Dirt Rag Magazine

Specialized goes big on big wheels – Part 1

Words by Josh Patterson

Photos by Emmanuel Molle and Josh Patterson

Specialized invited journalists from the United States, Europe and Israel to Frejus, in the south of France to highlight some of their 29er offerings. Just a few short years ago Specialized was perceived by many as behind the curve in 29er development. Now the company is leading the charge. Having chugged Kool-Aid from the 29-inch-wheeled goblet. For 2012 Specialized will have the largest 29er lineup of any bike company.

The lineup – by the numbers

Full Suspension

  • 5 Stumpjumper FSRs (plus 3 frame-only options)
  • 6 Epics (plus 2 frame-only options)
  • 5 Cambers

Hardtail

  • 7 Stumpjumper Hardtails (plus 3 frame-only options)
  • 3 Carves
  • 2 Rockhoppers
  • 2 Hardrocks

Ladies Lineup

  • 2 Fates
  • 1 Jett
  • 3 Mykas

Totals: That’s 10 models with 29-inch wheels, available in a grand total of 36 complete builds and 8 frame-only options. Here’s a few of the highlights of the 2012 line.

For the Ladies

Specialized feels that there are significant benefits and few drawbacks to 29ers, even for the smallest riders. Specialized women’s product and marketing associate Amy Shreve, standing five-foot tall, is a huge proponent of 29ers for women. “The larger wheels really inspire confidence,” says Shreve.

The pint-sized Shreve fits comfortably on a small Fate, Specialized’s premier women’s carbon hardtail.

One of the drawbacks for very short riders is the inability to get the handlars below, or even level with, the saddle. Shreve, like some other petite female racers, runs a negative rise stem and no topcap on the headset to get the handlebar as low as possible.

The Fate has a brace joining the seat tube to the top tube to reduce the standover height. Interested in learning more about women and 29ers? Look for more information in a future issue.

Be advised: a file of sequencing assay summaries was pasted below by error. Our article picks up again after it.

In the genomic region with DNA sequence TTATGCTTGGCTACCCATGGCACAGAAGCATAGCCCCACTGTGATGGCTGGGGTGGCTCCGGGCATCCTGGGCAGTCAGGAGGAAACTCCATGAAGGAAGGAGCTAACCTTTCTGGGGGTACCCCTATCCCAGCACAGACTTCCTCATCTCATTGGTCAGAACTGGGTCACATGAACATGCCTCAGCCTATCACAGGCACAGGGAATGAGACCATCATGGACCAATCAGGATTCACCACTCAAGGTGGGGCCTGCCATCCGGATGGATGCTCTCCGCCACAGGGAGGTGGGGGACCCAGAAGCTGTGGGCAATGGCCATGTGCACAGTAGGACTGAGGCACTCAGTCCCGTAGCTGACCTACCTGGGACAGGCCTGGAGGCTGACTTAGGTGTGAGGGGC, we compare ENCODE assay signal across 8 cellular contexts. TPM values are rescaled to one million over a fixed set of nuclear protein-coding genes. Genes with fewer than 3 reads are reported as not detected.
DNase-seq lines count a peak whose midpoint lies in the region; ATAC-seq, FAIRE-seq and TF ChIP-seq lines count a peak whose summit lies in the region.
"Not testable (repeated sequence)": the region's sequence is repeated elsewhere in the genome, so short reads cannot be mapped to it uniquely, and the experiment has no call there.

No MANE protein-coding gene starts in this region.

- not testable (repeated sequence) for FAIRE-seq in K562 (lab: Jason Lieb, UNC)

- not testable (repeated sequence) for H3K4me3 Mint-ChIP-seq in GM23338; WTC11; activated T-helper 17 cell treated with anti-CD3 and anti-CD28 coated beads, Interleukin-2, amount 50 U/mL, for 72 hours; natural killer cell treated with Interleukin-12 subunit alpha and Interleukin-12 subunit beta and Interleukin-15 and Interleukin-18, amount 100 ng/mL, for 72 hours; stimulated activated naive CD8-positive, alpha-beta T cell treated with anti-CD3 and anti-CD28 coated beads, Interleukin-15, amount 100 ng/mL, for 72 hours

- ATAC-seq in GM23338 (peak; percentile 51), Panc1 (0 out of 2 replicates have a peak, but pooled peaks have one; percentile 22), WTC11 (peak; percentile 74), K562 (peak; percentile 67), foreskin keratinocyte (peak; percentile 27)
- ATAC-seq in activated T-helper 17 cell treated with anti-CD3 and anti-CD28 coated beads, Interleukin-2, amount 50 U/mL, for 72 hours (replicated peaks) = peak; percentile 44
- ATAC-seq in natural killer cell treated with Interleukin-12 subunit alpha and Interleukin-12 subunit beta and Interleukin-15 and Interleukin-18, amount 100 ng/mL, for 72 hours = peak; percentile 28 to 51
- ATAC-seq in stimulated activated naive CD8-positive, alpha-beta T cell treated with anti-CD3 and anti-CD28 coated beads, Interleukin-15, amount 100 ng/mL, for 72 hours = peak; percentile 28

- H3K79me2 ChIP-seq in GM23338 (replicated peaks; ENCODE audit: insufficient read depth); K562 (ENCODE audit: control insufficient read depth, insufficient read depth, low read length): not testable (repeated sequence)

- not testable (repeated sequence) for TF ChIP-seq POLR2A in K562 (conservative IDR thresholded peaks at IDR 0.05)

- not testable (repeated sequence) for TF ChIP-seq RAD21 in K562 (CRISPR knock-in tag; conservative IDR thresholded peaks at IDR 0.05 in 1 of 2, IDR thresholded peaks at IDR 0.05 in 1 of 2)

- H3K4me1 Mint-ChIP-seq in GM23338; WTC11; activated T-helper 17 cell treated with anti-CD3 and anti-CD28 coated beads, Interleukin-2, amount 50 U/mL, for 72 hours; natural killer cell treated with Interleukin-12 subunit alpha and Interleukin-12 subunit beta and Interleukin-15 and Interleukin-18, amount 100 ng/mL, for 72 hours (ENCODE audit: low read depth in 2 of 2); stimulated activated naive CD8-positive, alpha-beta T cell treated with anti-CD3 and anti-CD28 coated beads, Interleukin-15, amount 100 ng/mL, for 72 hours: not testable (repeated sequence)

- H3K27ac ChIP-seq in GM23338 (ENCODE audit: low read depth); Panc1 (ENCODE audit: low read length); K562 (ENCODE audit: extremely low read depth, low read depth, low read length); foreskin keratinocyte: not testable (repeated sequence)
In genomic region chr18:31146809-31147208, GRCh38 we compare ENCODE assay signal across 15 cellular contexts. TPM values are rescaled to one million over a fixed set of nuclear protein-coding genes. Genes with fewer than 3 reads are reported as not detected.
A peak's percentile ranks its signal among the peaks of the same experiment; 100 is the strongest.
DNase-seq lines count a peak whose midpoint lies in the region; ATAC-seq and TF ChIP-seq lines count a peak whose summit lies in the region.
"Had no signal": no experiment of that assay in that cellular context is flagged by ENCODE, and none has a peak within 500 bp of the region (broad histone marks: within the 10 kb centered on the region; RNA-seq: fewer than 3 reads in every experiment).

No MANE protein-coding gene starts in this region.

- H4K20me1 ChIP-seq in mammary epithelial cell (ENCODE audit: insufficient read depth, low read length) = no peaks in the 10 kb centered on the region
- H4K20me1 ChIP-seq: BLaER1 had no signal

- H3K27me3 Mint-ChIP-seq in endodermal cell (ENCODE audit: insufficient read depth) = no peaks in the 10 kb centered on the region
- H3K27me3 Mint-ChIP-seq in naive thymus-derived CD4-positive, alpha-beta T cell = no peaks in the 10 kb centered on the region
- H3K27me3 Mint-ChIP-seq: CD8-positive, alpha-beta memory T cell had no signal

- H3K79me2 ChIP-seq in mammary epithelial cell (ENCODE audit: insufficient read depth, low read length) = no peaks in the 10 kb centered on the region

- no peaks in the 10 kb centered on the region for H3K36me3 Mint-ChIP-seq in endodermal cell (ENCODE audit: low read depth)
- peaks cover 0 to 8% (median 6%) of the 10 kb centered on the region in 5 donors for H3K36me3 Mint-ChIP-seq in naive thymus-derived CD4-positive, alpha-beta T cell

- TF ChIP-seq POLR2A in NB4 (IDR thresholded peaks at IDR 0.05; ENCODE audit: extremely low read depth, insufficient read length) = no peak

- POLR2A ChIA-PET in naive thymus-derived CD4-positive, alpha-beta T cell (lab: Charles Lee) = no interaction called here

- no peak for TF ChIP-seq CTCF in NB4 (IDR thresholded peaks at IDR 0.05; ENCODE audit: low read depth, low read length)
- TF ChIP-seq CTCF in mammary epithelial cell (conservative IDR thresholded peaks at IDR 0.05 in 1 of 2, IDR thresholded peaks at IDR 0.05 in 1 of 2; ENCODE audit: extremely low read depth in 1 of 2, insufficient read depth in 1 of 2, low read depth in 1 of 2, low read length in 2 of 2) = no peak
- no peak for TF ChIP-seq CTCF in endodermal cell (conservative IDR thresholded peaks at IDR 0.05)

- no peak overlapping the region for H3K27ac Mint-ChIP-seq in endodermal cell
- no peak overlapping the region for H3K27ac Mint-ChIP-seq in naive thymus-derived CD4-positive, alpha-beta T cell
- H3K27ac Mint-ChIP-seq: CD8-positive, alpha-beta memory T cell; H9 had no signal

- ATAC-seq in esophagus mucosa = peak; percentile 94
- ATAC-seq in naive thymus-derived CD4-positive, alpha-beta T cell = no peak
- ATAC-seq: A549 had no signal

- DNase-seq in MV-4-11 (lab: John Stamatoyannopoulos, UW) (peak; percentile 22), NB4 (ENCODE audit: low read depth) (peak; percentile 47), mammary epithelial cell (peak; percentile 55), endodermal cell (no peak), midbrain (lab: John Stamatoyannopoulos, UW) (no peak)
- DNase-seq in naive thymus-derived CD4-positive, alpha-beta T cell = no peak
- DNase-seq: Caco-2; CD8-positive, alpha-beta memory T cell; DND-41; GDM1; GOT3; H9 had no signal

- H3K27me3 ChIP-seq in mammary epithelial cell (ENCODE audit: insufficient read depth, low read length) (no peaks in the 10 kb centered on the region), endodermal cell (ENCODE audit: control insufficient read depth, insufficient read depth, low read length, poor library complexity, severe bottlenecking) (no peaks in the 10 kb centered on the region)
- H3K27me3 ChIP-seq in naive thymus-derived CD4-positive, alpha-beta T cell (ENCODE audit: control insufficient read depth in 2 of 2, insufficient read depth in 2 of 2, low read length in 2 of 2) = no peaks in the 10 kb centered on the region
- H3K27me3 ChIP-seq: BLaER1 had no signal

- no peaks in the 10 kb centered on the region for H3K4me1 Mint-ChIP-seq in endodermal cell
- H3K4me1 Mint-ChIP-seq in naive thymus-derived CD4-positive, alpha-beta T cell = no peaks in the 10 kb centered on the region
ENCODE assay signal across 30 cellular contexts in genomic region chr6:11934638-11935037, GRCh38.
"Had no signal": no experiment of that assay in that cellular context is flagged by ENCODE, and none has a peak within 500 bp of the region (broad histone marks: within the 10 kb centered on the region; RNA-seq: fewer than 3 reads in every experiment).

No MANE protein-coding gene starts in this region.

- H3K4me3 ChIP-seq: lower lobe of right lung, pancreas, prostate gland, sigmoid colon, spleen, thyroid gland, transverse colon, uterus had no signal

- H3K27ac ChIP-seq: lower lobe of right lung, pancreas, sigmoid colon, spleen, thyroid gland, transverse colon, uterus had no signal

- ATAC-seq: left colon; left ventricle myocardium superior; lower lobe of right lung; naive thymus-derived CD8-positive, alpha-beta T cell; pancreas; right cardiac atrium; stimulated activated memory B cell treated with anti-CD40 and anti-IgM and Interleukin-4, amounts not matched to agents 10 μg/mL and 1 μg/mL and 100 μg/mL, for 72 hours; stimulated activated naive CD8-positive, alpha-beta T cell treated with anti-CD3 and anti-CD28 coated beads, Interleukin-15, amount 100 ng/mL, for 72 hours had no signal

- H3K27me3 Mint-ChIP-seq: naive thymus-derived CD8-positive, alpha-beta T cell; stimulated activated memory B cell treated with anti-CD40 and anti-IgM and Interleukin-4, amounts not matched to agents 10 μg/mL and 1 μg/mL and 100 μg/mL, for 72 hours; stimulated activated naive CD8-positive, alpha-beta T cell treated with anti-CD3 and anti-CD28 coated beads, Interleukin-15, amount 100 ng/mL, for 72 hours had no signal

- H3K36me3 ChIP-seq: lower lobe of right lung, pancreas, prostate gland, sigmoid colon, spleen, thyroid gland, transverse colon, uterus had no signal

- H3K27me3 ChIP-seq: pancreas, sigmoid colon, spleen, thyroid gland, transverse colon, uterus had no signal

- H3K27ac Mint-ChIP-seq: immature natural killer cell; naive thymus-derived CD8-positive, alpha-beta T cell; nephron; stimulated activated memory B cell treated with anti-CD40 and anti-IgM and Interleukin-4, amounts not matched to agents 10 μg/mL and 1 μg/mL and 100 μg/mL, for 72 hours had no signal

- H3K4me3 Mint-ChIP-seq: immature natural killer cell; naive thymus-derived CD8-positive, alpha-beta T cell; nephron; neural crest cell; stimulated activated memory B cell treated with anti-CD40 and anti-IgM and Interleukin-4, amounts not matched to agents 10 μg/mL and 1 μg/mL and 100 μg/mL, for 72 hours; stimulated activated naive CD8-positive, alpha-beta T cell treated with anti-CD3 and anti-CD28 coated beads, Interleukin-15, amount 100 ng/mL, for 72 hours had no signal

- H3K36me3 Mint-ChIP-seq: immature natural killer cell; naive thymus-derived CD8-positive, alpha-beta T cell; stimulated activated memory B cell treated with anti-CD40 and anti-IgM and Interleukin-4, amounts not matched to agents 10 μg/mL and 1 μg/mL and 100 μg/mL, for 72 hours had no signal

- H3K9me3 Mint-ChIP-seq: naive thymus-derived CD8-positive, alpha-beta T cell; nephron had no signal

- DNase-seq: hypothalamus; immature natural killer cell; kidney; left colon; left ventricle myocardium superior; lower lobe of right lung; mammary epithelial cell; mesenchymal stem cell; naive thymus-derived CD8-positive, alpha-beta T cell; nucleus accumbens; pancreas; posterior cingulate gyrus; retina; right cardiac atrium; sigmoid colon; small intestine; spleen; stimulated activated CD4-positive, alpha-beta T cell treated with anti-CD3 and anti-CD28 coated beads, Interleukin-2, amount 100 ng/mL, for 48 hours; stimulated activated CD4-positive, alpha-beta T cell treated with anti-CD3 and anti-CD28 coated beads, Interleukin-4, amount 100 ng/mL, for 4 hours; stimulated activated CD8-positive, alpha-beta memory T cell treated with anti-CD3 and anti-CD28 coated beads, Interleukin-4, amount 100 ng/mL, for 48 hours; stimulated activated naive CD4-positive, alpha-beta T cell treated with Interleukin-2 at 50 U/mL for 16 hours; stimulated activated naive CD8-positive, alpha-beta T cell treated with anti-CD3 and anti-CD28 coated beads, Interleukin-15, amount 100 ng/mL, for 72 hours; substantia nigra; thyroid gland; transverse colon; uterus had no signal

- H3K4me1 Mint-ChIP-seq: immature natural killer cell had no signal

Big Wheels, Big Travel

Specialized global marketing manager Nic Sims walked us through Specialized’s long-travel 29er offerings. The Stumpjumper FSR features 130mm of front and rear travel. For 2012 most companies introducing long-travel 29er have chosen to spec Fox Racing Shox’s new 34 fork. Specialized choose to spec a 130mm version of the Float 32, citing weight savings.

The Stumpjumper FSR 29 is available in five models. One full-carbon version (S-Works), two carbon bikes with aluminum rear ends, and two aluminum versions, as well as two frame-only options. Pictured here is Stumpjumper Comp Carbon.

There is also an EVO model sporting even more travel (140mm front/135mm rear), and it’s available complete or in a frame-only option. Look for a review of the EVO  in an upcoming issue.

That’s not a dingle berry, that’s the Dangler, a simple plastic device Specialized adapted from similar devices used in Motocross. The combination of longer travel and longer chainstays on full suspension 29ers can create more chain slap. The Dangler minimizes chainslap while creating very little drag. The Dangler comes standard on all 29er Stumpjumper FSR models. 

Tires

Specialized started as a tire company and is constantly working to develop new tread patterns and refine existing ones. Specialized uses Finite Element Analysis (FEA) to help predict how each tire will perform under a wide range of conditions. The real test of a tire comes on the trail. The company relies on their athletes to provide them with real world feedback.

Specialized’s tire guru and all around good guy Chris Wyatt talking treads with Specialized World Cup racer Christoph Sauser.

There are currently five tread patterns in company’s 29er tire lineup. From left to right in increasing order of gnar-ness: Renegade, Fast Track, Ground Control, Captain and Purgatory. These five tread patterns are available in a dizzying array of sizes, and casing options, from the light and supple S-Works, to the heavier, but sturdy, Grid casing.

In the works…

Specialized is putting the final touches on a new aggressive 29er trail tire.

The 2.3” Butcher features an open tread patter with significant use of siping to improve traction.The 29-inch version of the Butcher is expected to be available in next summer.

Keep reading

Read Part 2 of our report on Specialized and 29ers.

 

 

 

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